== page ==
At the same time public housing for low-income families has been bulldozed and the Cincinnati police have been authorized by city officials to function as a virtual private security force to rid Over-the-Rhine of “undesirables,” i.e., panhandlers, homeless people and minority youth.
Police repression in Cincinnati and throughout the US is not an accident or simply the product of racist cops. The more naked the rule of the financial oligarchy, the more obvious the disparity between the wealth of the elite and the rations left for the rest of the country, the more the powers-that-be are obliged to rely on brute force and terror to keep the masses down. These social realities render all talk about ending police brutality by means of citizen review boards, sensitivity and diversity training of the cops, and the further integration of police forces nothing more than illusions and political diversions.
The same is true for the perspective of electing more black mayors and city officials and promoting minority-owned businesses through affirmative action set-asides. What has this strategy, which has been pursued for nearly three decades, produced for the vast majority of African Americans? Conditions for most black workers and youth have deteriorated, while the overwhelming benefit of this policy has gone to elite blacks like the multimillionaire Jesse Jackson. These black politicians and so-called civil rights leaders seek to divert the anger over police killings in such as way as to advance their own agenda for more government contracts and more wealth. They do not speak for the masses of workers or youth of any color.
The politics of race and ethnic identity is a deception and a dead end. It plays into the hands of racist and right-wing forces who want to divide and weaken the working class.
Black, white and immigrant workers can and must be united. The objective conditions for overcoming divisions in the working class are present.
The eruption in Cincinnati is but a glimpse of the social discontent that is growing against corporate downsizing, the gutting of social programs and attacks on democratic rights. As the economic downturn worsens, workers who lose their jobs will discover that the social safety net has been eliminated. The working class will be driven into a confrontation with the Bush administration—a government that came to power through fraud, judicial fiat and the suppression of voting rights.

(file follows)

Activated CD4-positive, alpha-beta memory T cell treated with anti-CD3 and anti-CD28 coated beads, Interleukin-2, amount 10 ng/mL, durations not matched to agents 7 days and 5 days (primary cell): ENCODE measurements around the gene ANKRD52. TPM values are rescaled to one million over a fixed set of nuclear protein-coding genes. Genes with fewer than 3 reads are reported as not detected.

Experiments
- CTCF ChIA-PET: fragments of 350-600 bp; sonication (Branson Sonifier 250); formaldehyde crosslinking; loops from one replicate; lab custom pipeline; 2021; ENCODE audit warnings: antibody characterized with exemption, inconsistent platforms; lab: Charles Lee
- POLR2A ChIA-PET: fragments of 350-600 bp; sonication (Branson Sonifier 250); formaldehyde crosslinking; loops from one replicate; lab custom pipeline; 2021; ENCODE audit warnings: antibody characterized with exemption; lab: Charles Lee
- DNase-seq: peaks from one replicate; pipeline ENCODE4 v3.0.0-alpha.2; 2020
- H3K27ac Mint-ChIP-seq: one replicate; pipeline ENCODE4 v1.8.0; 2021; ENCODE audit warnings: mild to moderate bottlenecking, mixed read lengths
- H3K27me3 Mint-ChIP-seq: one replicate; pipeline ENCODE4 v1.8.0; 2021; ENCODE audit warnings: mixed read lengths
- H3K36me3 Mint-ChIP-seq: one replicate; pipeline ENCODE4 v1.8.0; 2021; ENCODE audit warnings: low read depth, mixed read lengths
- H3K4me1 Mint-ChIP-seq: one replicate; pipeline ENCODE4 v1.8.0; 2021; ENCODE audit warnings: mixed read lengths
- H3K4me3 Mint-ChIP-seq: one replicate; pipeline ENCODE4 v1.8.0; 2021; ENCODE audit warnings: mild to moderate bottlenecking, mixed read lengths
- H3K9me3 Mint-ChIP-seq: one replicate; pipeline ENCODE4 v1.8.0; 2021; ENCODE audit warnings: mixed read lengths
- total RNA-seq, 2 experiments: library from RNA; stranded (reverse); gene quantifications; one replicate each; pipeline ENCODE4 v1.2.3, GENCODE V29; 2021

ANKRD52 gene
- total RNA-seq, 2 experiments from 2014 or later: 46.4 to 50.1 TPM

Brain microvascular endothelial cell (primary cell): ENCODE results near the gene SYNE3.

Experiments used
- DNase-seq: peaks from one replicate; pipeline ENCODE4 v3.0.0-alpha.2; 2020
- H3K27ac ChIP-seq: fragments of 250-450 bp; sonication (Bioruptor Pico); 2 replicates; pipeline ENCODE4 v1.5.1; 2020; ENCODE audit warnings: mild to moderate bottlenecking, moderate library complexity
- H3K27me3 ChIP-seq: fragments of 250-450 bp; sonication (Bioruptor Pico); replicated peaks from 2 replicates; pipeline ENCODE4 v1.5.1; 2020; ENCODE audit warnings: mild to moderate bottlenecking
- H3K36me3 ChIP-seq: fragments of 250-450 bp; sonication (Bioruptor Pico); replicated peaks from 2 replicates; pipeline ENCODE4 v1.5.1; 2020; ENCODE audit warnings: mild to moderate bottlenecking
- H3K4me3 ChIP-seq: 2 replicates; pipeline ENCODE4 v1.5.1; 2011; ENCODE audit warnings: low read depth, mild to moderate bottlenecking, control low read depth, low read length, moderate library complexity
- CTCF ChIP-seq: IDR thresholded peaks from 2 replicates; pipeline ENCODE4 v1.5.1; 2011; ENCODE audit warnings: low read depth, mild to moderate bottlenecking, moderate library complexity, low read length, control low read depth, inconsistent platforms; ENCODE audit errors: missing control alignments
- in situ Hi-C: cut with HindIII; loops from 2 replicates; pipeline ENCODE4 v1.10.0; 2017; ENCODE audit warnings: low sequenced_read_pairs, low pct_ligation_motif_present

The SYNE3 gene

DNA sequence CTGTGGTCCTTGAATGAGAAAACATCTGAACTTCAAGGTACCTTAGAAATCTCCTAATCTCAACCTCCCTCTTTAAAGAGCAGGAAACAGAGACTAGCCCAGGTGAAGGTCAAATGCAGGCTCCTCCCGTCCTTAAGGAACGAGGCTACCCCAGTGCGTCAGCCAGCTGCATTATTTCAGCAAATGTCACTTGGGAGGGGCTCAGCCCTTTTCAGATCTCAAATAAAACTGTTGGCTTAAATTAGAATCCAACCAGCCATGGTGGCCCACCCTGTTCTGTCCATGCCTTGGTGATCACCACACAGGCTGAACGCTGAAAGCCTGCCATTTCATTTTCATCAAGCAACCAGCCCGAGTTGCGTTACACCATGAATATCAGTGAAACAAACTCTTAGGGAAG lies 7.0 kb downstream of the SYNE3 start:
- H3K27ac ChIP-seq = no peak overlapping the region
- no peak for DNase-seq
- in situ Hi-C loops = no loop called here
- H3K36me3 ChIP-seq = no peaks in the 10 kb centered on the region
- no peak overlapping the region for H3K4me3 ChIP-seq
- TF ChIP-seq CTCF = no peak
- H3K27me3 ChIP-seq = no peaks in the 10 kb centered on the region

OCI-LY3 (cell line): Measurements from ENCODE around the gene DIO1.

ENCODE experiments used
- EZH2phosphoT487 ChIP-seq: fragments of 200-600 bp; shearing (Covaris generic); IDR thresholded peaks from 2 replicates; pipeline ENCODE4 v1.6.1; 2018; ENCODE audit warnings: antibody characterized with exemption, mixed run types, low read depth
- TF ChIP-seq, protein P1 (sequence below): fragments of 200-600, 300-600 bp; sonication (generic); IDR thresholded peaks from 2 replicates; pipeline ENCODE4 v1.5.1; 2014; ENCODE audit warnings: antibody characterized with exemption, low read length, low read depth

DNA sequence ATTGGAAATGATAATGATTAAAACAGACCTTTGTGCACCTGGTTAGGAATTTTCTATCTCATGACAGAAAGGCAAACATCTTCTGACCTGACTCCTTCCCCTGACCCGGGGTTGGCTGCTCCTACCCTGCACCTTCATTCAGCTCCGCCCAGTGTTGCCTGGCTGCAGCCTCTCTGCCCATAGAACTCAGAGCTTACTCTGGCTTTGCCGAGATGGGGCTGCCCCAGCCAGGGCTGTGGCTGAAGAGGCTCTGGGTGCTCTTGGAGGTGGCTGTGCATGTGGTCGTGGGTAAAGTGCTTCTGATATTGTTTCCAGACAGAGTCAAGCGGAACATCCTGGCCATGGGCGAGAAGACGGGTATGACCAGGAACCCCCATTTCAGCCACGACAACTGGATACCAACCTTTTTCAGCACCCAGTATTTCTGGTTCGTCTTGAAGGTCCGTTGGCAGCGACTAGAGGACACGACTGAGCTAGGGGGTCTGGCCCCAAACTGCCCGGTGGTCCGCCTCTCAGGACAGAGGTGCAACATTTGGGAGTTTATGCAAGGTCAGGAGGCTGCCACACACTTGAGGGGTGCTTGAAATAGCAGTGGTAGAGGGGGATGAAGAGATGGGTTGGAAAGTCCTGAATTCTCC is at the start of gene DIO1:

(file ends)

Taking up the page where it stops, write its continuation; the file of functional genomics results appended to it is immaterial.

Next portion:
The best defense of democratic rights is an active, organized and vigilant working class movement. What ultimately put an end to the industrial despotism on the factory floor in the 1930s was the mass struggle of the working class to build the industrial unions. The scourge of lynching and Jim Crow segregation was only ended when blacks and their allies built the mass civil rights movement of the 1960s.
A new mass movement of the working class, however, must not be trapped—as these earlier movements were—within the confines of the Democratic Party and the profit system. Insofar as workers are tied to the Democrats, a big business party, they are incapable of advancing an effective program to defend their interests.
Police brutality and racism are rooted in the undemocratic and exploitative character of capitalism itself, in which society's resources and decision-making powers are monopolized by the bankers and corporate bosses. The struggle against police violence and racism, and for genuine democracy and equality, can be taken forward only through the building of an independent political party of the working class that will attack inequality at its very foundation.
What is the way forward in the fight against police violence and racial profiling? To start with, there must be an insistence on the prosecution to the fullest extent of the law of all policemen involved in such attacks. But even the realization of this basic demand requires the construction of an independent political movement of the working class, because the powers-that-be cannot be trusted to discipline their own armed lieutenants.
The new party of the working class will advance a socialist program to allocate hundreds of billions of dollars to rebuild the cities, guarantee decent paying jobs, education and training, and provide health care and high-quality housing for all. Instead of squandering society's resources on tax breaks and other handouts to the rich, these resources will be utilized to abolish poverty and lift the economic and cultural level of the masses of working people.
The primary task facing the working class, and above all the young generation, is the building of a new leadership that will unite all working people to fight for this democratic, revolutionary and socialist perspective.